At least a dozen Ebola cases have been investigated in the District of Columbia, the director of the city's Department of Health disclosed Thursday, but no one has tested positive for the disease.
Dr. Joxel Garcia told reporters officials were able to rule out the disease after isolating the patients, and said no one is currently in isolation. Unlike a widely-reported Oct. 3 scare at Howard University Hospital, most of these cases flew under the radar of local news media. Without going into specifics, Garcia said things should have been handled better.
"I think that we have to start learning if a patient is at risk or not before we start telling people that we have a patient or not," Garcia said. "The number one thing is to protect the people in the District." Earlier in the day, NBC News reported that the first Texas healthcare worker infected with Ebola would be transferred to an isolation unit at the National Institutes of Health in Bethesda, Md. Nina Pham, 26, is expected to arrive from Dallas around 11 p.m.
"We're fighting right now two things: fear and Ebola," Garcia said. “Fear is in the forefront."
Garcia opposes designating a specific hospital in the District to deal with the disease. Instead, he repeated multiple times during a Northeast Washington press briefing, every hospital in the city is prepared.
“There's not going to be any epidemic in the district while I’m here,” Garcia said. He acknowledged there may be "one or two cases in the future," but said the city is ready as long as the disease does not become airborne.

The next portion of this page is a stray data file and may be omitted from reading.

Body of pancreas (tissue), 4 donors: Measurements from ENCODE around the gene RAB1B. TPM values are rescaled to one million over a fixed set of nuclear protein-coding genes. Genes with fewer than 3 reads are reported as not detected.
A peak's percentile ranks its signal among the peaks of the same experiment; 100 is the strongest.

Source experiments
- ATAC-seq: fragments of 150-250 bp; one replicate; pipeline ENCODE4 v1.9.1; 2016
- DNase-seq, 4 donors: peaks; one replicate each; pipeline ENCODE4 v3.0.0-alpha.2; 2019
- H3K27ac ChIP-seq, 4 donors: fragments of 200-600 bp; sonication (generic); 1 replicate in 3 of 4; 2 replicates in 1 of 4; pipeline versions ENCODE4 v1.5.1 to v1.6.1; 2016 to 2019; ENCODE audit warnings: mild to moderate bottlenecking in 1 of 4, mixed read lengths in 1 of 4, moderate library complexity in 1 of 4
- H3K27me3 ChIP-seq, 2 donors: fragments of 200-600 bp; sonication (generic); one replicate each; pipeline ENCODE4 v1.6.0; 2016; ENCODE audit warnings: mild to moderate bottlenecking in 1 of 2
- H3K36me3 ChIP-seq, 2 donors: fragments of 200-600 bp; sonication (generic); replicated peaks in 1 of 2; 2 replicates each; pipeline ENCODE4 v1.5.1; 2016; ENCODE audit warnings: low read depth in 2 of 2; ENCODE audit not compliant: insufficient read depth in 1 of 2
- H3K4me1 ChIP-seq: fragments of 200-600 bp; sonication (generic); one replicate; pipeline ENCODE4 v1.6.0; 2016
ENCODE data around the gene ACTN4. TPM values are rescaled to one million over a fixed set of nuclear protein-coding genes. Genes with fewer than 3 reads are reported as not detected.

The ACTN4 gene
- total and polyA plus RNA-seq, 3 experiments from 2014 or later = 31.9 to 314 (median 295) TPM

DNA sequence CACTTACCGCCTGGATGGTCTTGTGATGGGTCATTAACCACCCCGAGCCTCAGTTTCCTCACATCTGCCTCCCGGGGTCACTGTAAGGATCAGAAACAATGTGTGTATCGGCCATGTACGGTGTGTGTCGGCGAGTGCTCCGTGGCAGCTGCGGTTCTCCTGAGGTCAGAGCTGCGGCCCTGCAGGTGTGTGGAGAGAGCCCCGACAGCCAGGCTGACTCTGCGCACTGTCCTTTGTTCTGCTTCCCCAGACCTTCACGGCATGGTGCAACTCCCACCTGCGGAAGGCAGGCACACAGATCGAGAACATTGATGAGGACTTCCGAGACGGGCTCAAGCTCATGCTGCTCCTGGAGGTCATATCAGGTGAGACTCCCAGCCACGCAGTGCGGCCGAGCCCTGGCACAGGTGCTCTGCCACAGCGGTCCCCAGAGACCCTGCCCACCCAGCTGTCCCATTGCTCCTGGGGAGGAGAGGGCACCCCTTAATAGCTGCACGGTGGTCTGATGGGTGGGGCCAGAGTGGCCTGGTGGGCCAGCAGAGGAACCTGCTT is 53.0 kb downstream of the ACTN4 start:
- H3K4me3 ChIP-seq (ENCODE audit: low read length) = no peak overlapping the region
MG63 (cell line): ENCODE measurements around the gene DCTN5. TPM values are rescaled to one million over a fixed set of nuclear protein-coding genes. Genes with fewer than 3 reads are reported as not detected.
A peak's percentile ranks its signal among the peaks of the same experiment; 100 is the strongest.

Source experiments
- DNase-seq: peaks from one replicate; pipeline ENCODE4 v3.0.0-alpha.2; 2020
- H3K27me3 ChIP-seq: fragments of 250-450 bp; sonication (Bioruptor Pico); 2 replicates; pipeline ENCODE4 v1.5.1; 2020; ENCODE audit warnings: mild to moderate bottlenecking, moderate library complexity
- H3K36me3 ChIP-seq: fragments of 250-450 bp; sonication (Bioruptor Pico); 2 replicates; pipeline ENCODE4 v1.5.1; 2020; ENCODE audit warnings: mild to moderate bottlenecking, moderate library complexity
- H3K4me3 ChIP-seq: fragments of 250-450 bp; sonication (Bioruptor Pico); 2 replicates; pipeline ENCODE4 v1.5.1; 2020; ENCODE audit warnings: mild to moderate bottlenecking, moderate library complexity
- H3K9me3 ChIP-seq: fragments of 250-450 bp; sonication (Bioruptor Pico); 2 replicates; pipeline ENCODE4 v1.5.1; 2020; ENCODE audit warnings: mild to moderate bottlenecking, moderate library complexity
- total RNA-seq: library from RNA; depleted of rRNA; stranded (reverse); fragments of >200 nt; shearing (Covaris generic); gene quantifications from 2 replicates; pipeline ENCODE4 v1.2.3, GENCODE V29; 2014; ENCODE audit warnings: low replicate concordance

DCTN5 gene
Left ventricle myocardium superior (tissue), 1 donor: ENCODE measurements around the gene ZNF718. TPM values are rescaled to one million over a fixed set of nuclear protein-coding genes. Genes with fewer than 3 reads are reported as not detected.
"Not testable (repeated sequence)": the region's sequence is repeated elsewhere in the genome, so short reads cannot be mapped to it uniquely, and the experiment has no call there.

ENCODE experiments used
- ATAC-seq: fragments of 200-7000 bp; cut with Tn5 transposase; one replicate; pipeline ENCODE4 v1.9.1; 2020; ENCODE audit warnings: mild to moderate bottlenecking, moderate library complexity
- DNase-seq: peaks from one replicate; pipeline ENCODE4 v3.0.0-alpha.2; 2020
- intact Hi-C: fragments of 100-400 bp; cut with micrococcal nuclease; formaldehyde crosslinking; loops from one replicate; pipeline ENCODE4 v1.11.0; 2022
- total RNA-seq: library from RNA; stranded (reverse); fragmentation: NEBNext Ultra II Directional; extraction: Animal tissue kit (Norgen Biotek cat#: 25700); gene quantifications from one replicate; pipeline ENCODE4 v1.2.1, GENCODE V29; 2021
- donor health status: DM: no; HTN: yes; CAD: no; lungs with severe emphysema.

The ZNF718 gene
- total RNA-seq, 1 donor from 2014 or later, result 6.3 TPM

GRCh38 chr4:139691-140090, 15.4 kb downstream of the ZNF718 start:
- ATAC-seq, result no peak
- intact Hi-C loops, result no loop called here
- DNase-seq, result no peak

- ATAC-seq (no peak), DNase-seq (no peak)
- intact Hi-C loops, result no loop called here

D.C. is more at risk than other places in the U.S. as an international city that welcomes more than 2 million visitors from other countries each year and has three major airports. Washington Dulles International Airport is one of a handful of airports where Customs and Border Protection agents have begun screening travelers from the West African nations for symptoms of Ebola.
"If we suspect a case, there will be a phone call with [Centers for Disease Control] immediately," Garcia told reporters. “We’re on call all the time.”
A task force is being put into place so D.C. can learn from Dallas, where the first known transmission of the disease in the U.S. occurred as well as the African nations that are dealing with the disease. Department of Health officials will coordinate with local universities to identify the best approaches to communication, education and training.
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